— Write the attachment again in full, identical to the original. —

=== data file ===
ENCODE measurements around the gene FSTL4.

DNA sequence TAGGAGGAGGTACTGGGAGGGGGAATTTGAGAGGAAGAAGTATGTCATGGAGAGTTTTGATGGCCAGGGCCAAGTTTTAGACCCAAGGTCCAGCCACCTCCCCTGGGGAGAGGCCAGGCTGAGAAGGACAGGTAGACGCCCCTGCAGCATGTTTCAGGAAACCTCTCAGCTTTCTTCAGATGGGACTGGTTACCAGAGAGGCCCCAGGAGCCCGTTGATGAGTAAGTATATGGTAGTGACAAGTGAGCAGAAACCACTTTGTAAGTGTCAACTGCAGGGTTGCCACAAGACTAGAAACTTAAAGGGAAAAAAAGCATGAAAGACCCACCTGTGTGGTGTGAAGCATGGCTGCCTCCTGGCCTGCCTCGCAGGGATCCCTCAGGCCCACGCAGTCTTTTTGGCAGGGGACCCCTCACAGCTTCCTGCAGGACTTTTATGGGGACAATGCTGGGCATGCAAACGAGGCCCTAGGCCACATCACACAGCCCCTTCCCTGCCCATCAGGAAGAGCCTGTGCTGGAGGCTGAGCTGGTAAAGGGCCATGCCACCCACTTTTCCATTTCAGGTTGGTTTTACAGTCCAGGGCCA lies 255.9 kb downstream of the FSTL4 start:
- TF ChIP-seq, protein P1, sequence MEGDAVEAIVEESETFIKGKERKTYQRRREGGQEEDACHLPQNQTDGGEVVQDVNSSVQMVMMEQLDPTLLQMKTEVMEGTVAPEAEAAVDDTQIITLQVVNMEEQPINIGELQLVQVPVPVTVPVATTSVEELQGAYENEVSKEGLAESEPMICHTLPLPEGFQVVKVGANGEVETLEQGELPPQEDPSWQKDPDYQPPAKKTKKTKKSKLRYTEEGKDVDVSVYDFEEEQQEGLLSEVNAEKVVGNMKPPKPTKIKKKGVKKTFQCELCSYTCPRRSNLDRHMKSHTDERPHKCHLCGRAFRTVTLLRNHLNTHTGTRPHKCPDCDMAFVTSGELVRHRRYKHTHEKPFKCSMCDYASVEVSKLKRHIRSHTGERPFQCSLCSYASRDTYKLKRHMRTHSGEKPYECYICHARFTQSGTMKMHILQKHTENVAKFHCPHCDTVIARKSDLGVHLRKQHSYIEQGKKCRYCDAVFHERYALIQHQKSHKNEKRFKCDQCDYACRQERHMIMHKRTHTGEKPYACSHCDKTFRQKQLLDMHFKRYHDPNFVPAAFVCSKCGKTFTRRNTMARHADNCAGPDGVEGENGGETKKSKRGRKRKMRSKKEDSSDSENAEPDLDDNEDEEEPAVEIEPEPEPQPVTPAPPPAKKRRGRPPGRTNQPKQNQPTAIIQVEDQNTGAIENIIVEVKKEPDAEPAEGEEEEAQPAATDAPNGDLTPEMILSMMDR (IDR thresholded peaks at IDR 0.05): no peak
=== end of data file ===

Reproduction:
ENCODE measurements around the gene FSTL4.

DNA sequence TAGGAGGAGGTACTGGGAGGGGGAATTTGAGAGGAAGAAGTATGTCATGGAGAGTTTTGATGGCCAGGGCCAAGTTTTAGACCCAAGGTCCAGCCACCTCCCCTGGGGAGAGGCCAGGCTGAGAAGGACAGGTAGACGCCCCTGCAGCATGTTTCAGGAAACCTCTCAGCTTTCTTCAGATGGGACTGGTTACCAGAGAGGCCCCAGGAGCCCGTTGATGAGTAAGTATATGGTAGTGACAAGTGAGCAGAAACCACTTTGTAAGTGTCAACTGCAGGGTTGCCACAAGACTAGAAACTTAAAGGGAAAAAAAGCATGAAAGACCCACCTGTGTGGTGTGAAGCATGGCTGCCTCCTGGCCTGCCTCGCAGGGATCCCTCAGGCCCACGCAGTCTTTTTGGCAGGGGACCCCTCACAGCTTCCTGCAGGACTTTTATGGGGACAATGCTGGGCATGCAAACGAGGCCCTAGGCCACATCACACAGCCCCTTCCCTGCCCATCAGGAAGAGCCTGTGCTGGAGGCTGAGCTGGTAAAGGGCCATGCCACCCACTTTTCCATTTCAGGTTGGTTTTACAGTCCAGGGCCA lies 255.9 kb downstream of the FSTL4 start:
- TF ChIP-seq, protein P1, sequence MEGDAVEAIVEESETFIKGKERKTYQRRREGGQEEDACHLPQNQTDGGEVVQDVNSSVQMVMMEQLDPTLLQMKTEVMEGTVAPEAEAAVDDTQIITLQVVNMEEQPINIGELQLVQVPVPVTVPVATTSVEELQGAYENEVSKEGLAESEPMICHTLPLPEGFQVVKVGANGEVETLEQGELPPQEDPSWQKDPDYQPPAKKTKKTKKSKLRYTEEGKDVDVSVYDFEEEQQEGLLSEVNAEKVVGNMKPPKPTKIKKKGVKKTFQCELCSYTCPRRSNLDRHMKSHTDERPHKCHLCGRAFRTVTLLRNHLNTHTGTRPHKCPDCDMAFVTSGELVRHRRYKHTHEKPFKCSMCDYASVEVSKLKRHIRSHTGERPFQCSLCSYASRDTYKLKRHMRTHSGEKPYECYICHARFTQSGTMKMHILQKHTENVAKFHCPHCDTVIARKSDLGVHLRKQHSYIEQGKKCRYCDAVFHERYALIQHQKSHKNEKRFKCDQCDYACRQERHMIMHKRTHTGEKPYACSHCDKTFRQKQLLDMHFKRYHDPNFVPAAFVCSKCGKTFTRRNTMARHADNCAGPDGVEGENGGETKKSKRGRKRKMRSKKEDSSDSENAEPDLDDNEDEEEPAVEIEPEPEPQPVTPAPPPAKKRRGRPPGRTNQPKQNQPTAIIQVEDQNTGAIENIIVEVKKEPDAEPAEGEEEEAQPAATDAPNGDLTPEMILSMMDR (IDR thresholded peaks at IDR 0.05): no peak